This is where the ocean steps in – the ocean is an incredible climatic regulator. It buffers out changes, absorbs the excess carbon and heat, but only to an extent. Continued addition of carbon acidifies and heats the ocean enough that the cryosphere begins to melt away, and the present interglacial-adapted organisms begin to suffer. Carbonate organisms are less able to develop shells. Of course, a select few can and will survive the hot acidic conditions, and will eventually rebound back to present day numbers, but only after the extermination of those ill suited and unable to cope with changing conditions. Water has an incredible heat capacity, and variations in current temperature, stratification, and direction changes global and regional climates. As long as sea ice exists, it will regulate the ocean and atmosphere to conditions of which we are equatorially adapted. Permafrost, snow, and land ice too plays a large role in regulation.
As the rapid addition of CO2, methane, nitrogen oxide and halocarbons build up in the atmosphere,they cover the earth in an invisible blanket. This blanket allows solar radiation to pass through freely and warm the Earth’s surface, but captures and traps the infrared heat reflecting back out into space. They function as a logarithmic thermostat that varies with incoming solar wattage – increased solar radiation causes more heat to be trapped. Dark aerosols and pollution have a paradoxical effect, decreasing the amount of radiation Earth’s surface receives, but still warming the lower atmosphere. Clouds too play a role in both warming and cooling. Surface color – white ice, blue ocean, green trees, tan desert, and brown dirt - affects reflection, and the total amount of infrared heat released to be trapped by GHGs. Earths wobble and orbital ellipsis has an incredible effect on temperature, and is a causative factor of ice ages. This makes calculations by the layman incredibly difficult to do, and to ignore GHGs in determining why climate change is occurring would be to omit an obvious, stark, and highly coincidental data set. To say that CO2 is a benign and pleasant gas - nothing more than plant food - is contrary to all modern scientific evidence.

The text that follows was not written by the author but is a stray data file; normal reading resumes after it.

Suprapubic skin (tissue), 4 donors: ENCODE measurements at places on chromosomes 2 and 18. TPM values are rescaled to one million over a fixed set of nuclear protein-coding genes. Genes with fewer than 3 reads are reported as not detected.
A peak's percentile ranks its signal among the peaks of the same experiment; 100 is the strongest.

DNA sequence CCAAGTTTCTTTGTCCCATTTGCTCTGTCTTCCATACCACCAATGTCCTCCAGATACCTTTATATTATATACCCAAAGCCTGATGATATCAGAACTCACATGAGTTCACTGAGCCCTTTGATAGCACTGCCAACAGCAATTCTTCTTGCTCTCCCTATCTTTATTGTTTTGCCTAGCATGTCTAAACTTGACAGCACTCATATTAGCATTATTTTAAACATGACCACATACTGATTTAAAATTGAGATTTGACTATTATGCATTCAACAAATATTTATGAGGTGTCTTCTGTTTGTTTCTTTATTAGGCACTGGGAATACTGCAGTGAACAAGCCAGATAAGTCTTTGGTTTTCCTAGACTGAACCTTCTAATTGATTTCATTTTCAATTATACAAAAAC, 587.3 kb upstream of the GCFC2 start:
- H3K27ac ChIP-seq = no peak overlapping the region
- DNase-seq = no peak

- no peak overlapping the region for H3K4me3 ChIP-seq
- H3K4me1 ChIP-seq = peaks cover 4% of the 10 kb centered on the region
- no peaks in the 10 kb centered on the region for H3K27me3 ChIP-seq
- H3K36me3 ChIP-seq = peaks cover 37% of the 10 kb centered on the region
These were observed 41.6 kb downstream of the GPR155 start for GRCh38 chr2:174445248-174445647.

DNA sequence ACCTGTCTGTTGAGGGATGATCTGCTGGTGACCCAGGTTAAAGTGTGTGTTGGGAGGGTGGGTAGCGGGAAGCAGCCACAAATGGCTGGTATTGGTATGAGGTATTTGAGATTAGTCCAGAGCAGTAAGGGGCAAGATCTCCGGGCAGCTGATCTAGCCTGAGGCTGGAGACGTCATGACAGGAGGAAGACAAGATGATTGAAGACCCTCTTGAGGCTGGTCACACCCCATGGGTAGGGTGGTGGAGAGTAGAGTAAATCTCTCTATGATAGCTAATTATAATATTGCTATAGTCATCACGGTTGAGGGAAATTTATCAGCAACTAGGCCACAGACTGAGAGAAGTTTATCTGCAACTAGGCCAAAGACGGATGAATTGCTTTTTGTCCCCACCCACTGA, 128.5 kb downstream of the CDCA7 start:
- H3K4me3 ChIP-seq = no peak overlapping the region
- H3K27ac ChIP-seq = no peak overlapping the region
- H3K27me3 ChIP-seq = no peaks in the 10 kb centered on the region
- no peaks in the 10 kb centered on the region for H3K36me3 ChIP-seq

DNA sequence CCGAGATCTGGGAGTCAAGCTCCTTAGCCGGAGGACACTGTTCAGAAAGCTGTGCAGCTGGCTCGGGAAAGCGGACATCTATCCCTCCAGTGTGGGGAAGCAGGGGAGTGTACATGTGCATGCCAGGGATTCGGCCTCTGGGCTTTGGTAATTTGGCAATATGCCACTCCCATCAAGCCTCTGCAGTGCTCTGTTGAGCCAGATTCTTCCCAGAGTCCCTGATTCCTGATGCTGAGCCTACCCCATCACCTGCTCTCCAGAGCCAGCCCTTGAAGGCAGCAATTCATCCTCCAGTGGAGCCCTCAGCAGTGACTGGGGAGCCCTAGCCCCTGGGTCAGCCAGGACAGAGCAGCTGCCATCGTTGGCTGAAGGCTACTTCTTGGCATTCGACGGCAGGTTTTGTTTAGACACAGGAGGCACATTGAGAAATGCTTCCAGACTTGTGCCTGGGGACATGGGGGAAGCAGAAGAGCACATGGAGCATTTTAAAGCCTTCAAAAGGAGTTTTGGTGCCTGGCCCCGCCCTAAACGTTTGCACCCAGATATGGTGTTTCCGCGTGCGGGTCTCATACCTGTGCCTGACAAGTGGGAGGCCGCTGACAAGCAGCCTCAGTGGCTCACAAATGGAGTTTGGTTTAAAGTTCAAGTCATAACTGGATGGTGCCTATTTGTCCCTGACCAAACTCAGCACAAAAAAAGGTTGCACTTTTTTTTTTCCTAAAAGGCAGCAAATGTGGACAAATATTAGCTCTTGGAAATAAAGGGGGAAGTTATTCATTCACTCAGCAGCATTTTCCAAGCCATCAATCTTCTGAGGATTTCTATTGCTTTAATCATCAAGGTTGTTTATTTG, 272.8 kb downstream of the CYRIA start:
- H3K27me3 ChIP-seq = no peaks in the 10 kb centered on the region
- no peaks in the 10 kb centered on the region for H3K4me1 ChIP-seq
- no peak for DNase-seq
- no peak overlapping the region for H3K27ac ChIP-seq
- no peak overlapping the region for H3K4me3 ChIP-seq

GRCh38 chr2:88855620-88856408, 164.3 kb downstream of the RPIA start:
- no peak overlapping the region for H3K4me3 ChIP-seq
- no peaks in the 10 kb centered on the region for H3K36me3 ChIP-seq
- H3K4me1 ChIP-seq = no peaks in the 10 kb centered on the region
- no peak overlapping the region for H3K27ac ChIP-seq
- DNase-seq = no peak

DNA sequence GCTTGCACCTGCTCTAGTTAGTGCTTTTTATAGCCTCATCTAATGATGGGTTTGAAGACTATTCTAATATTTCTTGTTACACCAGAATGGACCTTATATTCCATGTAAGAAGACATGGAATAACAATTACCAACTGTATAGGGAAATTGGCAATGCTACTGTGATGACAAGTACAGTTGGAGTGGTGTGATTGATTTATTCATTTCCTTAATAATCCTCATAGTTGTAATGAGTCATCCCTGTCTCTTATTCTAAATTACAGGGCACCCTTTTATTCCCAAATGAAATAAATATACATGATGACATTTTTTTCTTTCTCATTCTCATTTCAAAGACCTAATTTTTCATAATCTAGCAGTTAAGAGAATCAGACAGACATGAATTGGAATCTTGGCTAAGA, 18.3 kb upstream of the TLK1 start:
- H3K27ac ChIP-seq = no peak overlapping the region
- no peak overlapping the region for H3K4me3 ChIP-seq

Now let’s discuss evolution. Darwin’s work has long been available, and almost everyone agrees that we evolved from oceanic single-celled organisms perhaps 3.8 bya. Algal scum spread onto land about 1.2 bya, providing a feedstock for other organisms. Land plants appeared about 450 mya, with mammal-like reptiles appearing 285 mya. Stepping forward to today, here we are are in front of your computer screen. Improbable beyond belief as it is – we exist and are conscious of it. This implies a generous planetary positioning, suitable chemical composition and stratification, and buffer systems that maintain the conditions for living organisms within a suitable range. What would be the effect of changing those precise conditions, at a rapid pace? It is unlikely to be beneficial for large organisms, least of all for modern society.
But what about the atmosphere, biosphere, and geosphere? How have they evolved over time? While some may anthromorphize the Gaia theory – that the atmosphere, hydrosphere, cryosphere, and lithosphere works as an interacting organism to maintain conditions suitable for life - the Earth and atmosphere is strictly physical & chemical, and is no more alive than a virus or the fur on a cat’s back. But a virus propagates itself, as does the fur of a cat become the ecosystem to a host of microbes and mites. The vast majority of biomass on Earth is microscopic in nature. That is, the Earth's systems favour less complex organisms.
Earth’s early development involved gravitational separation of heavy and light elements, allowing the formation of the crust and mantle, a solid inner core and an outer liquid core. This allowed heat transfer and provides the magnetic field that protects the biosphere from cosmic radiation. Cooling of the core and the scorching hot 3000 degree C surface occurred, until finally around 4.2 bya a thin crust had formed, sufficiently cooled to below 100 degrees C. The hydrosphere could now develop. Early prokaryotic life came to being 3.7 bya and it is here that the biosphere begins its coexistence and evolution in tandem with the geosphere. The geosphere ultimately determines evolutionary direction, while the biosphere has become increasingly resilient and independent over time. Plate tectonics developed 2.5 bya and provided the deep oceans and continents required for further evolution. All the while, the Earth core continues to cool and volcanism becomes less intense.
The early oceans were necessary for protection against temperature spikes, cosmic rays and asteroids. The oceans also allowed the quick distribution of biogenes around world, and for the hydrosphere to directly weather rocks, providing necessary minerals for the formation of oceanic life. Early life didn’t need light, but used minerals weathered directly from the mantle for chemosynthesis. The arrival of photosynthetic organisms allowed the harnessing of an external energy source – sunlight.
The emergence of the supercontinent Pangea 2.5 bya allowed for a deep and uniform ocean, and changes in plate tectonics increased the oceanic potassium and sodium levels. The existence of membrane bound cells was now possible, and the development of the sodium/potassium pump allowed the quick evolution of the nervous system.